In one of the most impressive uses of "investigation-sourcing" to date, the Canadian public came together to identify the thousands of protesters who caused millions of dollars of damage as a result of the Vancouver Canucks losing the NHL championship in June 2011. Using a variety of image processing techniques, the firm Gigapixel was able to assemble 216 publicly submitted photographs and assemble them into one seamless high-resolution image. The phenomenal resolution of the resultant picture allowed the faces of tens of thousands of riot participants to be viewed in high resolution. The identification of more than 10,000 participants by name was completed by tagging individuals in Facebook, breaking a record for the number of tags in a given image to date. Many of those identified in the photos have now been successfully arrested and prosecuted by Canadian authorities.

The future of crime-sourcing

The technology involved in various crowdsourcing techniques is, of course, neither good nor bad. What started as a legitimate methodology to tap the wisdom of crowds for the betterment of business and science has unfortunately been adopted by the criminal underground. As demonstrated in the numerous examples listed above, organized crime groups clearly understand how to employ these techniques to commit more crime with less risk.

Undoubtedly, criminals will continue to innovate and develop new tactics to grow their profits from crime-sourcing. Whether this crime trend continues unabated depends on the ability of the police and the law-abiding members of our society to organize themselves as an effective countermeasure. In the looming clash between cops and robbers to crowdsource good versus evil, victory will belong to whichever group proves itself capable of mobilizing the larger crowd.

Thanks to Tarun Wadhwa for his helpful comments on earlier drafts of this post.


Below you'll find video from Marc Goodman's Strata Summit presentation, "The Business of Illegal Data":

Photo on home and category pages: Crime Scene by alancleaver_2000, on Flickr

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September 15 2011

Strata Week: Investors circle big data

This was a busy week for data stories. Here are a few that caught my attention:

Big money for big data

Opera SolutonsThere's recently been a steady stream of funding news for big data, database, and data mining companies. Last Thursday, Hadoop-based data analytics startup Platfora raised $5.7 million from Andreessen Horowitz. On Monday, 10gen announced it had raised $20 million for MongoDB, its open-source, NoSQL database. On Tuesday, Xignite said it had raised $10 million to build big data repositories for financial organizations; data storage provider Zetta announced a $9 million round; and Walmart announced it had acquired the ad targeting and data mining startup OneRiot (the terms of the deal were not disclosed). Finally, yesterday, big data analytics company Opera Solutions announced that it had raised a whopping $84 million in its first round of funding.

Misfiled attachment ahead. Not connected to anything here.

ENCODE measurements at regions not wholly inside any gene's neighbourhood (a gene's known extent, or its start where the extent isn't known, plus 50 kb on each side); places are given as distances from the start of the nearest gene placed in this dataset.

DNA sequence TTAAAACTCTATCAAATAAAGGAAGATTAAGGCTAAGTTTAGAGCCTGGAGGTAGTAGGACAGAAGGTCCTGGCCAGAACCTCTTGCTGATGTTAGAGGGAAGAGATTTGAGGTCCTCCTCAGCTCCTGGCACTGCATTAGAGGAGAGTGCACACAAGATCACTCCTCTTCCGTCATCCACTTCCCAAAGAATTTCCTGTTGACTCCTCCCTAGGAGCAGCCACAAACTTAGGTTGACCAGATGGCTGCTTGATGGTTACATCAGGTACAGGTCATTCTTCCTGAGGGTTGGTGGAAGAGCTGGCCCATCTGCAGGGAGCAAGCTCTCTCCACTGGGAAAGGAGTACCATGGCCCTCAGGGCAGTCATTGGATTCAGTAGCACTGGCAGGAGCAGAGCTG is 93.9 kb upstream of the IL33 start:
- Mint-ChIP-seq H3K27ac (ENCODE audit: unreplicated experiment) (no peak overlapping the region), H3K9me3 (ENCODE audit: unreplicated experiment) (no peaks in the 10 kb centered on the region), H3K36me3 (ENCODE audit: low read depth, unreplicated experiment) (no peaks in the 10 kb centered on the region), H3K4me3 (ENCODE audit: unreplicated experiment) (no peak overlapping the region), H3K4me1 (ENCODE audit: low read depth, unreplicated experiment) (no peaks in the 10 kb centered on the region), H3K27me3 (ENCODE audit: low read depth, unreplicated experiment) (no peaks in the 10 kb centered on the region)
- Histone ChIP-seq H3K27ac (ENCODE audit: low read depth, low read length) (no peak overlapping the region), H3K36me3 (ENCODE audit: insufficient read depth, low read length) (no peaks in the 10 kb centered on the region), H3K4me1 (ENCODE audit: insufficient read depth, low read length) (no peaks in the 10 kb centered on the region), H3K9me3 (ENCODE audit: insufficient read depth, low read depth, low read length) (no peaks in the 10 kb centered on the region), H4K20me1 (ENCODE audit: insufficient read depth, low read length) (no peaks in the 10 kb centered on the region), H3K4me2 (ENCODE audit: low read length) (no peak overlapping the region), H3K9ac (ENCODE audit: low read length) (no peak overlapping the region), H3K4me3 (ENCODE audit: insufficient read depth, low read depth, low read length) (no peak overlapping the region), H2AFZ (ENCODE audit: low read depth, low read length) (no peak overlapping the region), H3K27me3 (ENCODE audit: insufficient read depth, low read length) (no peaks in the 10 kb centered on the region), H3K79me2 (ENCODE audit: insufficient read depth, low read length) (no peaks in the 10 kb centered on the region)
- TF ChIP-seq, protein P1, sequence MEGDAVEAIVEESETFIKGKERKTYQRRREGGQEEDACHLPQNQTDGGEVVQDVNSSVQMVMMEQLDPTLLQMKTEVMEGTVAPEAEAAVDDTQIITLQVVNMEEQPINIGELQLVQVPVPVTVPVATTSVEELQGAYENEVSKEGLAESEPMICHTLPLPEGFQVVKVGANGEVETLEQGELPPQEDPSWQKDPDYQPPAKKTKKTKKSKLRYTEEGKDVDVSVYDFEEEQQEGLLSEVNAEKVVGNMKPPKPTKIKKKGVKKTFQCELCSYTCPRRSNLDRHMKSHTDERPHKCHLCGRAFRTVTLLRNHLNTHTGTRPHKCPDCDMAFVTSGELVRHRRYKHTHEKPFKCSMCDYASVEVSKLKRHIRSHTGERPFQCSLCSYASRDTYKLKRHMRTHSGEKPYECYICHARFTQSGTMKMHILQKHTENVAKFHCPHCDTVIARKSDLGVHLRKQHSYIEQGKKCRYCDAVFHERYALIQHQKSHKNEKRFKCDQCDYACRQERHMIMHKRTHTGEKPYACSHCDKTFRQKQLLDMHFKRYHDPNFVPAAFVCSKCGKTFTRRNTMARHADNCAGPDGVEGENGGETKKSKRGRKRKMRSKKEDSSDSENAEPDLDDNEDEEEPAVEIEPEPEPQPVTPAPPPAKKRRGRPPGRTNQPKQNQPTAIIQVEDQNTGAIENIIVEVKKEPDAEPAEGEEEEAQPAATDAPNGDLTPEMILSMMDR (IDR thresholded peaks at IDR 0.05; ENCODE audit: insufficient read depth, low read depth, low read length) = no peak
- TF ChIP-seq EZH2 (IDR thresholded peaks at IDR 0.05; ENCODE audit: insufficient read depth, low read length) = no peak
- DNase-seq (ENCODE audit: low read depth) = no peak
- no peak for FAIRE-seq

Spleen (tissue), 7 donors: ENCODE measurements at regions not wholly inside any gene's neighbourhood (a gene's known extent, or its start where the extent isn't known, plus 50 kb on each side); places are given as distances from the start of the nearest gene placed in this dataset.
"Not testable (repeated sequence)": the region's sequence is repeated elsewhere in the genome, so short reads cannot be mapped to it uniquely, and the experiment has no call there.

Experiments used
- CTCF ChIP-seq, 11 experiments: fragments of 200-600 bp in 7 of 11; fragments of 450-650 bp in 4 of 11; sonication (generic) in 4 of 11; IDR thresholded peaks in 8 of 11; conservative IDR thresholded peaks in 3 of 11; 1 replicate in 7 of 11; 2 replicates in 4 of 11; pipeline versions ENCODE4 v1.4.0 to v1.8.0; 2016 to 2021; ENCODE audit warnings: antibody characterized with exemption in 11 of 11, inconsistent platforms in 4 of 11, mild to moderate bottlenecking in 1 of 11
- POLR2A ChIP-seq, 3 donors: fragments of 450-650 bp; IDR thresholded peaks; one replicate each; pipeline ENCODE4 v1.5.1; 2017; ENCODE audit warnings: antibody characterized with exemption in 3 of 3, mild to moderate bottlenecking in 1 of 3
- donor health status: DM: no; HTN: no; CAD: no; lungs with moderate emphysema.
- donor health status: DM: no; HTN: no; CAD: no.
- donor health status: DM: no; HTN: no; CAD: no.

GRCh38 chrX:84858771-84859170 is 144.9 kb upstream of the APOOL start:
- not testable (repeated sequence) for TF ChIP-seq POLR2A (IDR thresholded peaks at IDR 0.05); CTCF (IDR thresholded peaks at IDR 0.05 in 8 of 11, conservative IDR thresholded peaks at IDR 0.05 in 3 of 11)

GigaOm's Derrick Harris offers the story behind Opera Solution's massive round of funding, noting that the company was already growing fast and doing more than $100 million per year in revenue. He also points to the company's penchant for hiring PhDs (90 so far), "something that makes it more akin to blue-chipper IBM than to many of today's big data startups pushing Hadoop or NoSQL technologies." Harris also notes that at a half-billion-dollar valuation and with 600-plus employees, Opera Solutions isn't a great acquisitions target for other big companies, even those wanting to beef up their analytics offerings. He contends this could allow Opera Solutions to remain independent and perhaps make some acquisitions of its own.

Ushahidi and Wikipedia team up for WikiSweeper

Wikipedia and UshahidiThe crisis-mapping platform Ushahidi unveiled a new tool this week to help Wikipedia editors track changes and verify sources on articles. The project, called WikiSweeper, is aimed at those highly- and rapidly-edited articles that are associated with major events.

As Ushahidi writes on its blog:

When a globally-relevant news story breaks, relevant Wikipedia pages are the subject of hundreds of edits as events unfold. As each editor looks to editing and maintaining the quality and credibility of the page, they need to manually track the news cycle, each using their own spheres of reference. The decisions that are made to accept one source while rejecting others remains opaque, as are the strategies that editors develop to alert and keep track of the latest information coming in from a variety of different sources.

WikiSweeper is based on Ushahidi's own open-source Sweeper tool, and its application to Wikipedia will help Ushahidi in turn build out its own project. After all, during major events, information comes in from multiple sources at a breakneck pace, and in crisis response, the accuracy and trustworthiness of the sources need to be quickly and transparently identified. As Ushahidi points out, this makes it a "win-win" for both organizations as they gain better tools for dealing with real-time news and social data.

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Angry Birds take down pigs and the economy

Invoking the seasonal declarations come March about the amount of time Americans waste at work watching the NCAA college basketball tournament, The Atlantic's Alexis Madrigal has pointed to a far more insidious and year-round problem: the amount of hours American workers lose by playing Angry Birds.